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Greenland Ice Sheet project 2: A Record of Climate Change
http://www.pbslearningmedia.org/resource/ess05.sci.ess.watcyc.greenland/

Zachary Taylor, Wright Center, Teachers' Domain

This interactive visualization describes how climatologists obtain and interpret evidence from the Greenland Ice Sheet in an effort to piece together a picture of Earth's distant climate history. Resource describes how glaciers form and how they can be used to collect ancient atmospheric data. The issues analyzed in the data collection are particularly good in showing how science is done in the field.

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Learn more about Teaching Climate Literacy and Energy Awareness»

Climate Literacy
About Teaching Climate Literacy

Based on evidence from tree rings, other natural records, and scientific observations made around the world, Earth’s average temperature is now warmer than it has been for at least the past 1,300 years. Average temperatures have increased markedly in the past 50 years, especially in the North Polar Region.
About Teaching Principle 4
Other materials addressing 4e
Environmental observations are the foundation for understanding the climate system. From the bottom of the ocean to the surface of the Sun, instruments on weather stations, buoys, satellites, and other platforms collect climate data. To learn about past climates, scientists use natural records, such as tree rings, ice cores, and sedimentary layers. Historical observations, such as native knowledge and personal journals, also document past climate change.
About Teaching Principle 5
Other materials addressing 5b

Benchmarks for Science Literacy
Learn more about the Benchmarks

Scientific investigations usually involve the collection of relevant data, the use of logical reasoning, and the application of imagination in devising hypotheses and explanations to make sense of the collected data.
Explore the map of concepts related to this benchmark
Sometimes, scientists can control conditions in order to obtain evidence. When that is not possible, practical, or ethical, they try to observe as wide a range of natural occurrences as possible to discern patterns.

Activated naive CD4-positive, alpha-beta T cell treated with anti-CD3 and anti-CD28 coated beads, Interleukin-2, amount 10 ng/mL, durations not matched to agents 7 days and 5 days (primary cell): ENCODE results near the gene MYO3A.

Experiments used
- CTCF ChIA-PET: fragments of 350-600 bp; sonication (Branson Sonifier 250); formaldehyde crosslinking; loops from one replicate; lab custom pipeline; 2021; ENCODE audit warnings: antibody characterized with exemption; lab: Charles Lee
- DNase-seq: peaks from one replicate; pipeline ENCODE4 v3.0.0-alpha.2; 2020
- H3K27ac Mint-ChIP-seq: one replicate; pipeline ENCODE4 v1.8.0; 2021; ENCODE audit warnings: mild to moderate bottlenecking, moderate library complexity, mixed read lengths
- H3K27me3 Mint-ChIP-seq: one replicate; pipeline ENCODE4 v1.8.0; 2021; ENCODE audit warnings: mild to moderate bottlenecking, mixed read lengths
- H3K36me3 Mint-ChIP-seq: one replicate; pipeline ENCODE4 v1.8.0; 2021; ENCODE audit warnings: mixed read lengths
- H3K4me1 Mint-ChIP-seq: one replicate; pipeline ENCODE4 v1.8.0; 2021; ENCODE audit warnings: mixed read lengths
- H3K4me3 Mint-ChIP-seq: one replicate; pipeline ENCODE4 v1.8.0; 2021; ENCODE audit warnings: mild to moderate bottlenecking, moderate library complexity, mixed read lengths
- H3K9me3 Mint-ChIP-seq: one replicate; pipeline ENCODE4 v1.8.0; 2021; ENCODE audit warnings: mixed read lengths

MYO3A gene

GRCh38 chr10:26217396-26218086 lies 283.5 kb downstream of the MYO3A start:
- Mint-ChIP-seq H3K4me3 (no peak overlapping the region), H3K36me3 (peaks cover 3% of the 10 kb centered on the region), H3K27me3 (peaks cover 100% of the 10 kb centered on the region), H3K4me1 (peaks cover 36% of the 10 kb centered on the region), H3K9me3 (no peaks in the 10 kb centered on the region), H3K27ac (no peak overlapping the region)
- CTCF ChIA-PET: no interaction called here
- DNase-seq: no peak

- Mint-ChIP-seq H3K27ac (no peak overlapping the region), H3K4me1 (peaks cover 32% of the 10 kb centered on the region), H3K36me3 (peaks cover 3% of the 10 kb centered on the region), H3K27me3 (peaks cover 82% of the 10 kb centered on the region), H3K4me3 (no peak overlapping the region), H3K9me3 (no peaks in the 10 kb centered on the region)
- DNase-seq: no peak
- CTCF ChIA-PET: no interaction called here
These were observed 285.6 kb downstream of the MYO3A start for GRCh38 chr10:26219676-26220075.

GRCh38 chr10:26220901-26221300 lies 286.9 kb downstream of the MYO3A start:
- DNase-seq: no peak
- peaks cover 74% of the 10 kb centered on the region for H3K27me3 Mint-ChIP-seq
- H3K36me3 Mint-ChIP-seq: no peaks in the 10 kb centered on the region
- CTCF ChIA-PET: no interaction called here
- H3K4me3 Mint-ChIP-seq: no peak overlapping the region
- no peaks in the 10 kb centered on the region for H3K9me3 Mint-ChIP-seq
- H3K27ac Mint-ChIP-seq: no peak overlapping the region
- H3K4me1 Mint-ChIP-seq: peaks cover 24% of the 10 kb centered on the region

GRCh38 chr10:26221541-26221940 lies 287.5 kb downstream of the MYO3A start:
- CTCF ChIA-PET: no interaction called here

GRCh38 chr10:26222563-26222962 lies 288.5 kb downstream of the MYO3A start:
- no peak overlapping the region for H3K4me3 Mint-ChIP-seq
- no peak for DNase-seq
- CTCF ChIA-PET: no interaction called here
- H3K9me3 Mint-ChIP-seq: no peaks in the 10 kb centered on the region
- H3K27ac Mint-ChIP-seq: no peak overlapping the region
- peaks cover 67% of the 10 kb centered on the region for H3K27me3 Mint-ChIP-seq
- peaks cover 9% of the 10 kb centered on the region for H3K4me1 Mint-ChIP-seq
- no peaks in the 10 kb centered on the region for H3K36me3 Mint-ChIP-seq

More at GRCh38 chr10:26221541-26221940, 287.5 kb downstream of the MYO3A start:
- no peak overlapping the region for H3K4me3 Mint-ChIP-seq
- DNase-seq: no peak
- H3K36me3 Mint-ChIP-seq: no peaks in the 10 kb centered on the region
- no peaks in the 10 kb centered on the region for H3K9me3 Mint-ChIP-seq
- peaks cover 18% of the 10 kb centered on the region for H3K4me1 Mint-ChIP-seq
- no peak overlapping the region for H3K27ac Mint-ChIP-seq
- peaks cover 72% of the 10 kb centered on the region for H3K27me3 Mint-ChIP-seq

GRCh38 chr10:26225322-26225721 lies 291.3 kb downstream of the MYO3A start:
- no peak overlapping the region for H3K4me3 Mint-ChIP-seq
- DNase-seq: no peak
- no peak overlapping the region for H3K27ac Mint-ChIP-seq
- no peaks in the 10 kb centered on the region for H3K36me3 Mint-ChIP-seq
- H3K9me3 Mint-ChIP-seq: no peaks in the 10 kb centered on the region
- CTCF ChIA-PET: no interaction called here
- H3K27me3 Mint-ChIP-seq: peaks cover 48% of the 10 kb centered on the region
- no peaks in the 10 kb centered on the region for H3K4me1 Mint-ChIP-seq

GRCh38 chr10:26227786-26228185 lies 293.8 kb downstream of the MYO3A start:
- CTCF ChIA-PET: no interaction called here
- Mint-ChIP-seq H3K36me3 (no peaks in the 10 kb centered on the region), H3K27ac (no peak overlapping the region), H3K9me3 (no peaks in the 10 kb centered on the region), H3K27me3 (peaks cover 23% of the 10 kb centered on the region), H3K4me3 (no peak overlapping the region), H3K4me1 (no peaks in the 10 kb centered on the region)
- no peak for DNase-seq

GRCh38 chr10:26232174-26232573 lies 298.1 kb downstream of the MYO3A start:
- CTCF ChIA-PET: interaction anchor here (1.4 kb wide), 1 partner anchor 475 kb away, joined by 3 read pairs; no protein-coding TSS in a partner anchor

Explore the map of concepts related to this benchmark

Notes From Our Reviewers The CLEAN collection is hand-picked and rigorously reviewed for scientific accuracy and classroom effectiveness. Read what our review team had to say about this resource below or learn more about how CLEAN reviews teaching materials
Teaching Tips | Science | Pedagogy | Technical Details

Teaching Tips

  • The graphs in the analysis section can be used in other activities. The comparison of the methane, calcium, and insolation graphs to the temperature graph is particularly useful.
  • Educator may want to explain oxygen isotope ratios before doing this activity.

About the Science

  • Comment from expert scientist: This exercise presents a nice summary of how and why ice cores are drilled and presents some of the results. It provides insights into how scientists understand past climate and shows data that puts current climate change in perspective.
  • Passed initial science review - expert science review pending.

About the Pedagogy

  • A background essay and discussion questions are provided with the resource.
  • Resource has a nice set of graphs that can be overlaid with a temperature curve for analysis and comparison.
  • Students can use the data and overlays to draw and defend their own conclusions.

Technical Details/Ease of Use

  • The graphics are clear and well done, even at the small screen size. The graphic may project, but it is better viewed by each student or in small groups on a computer.

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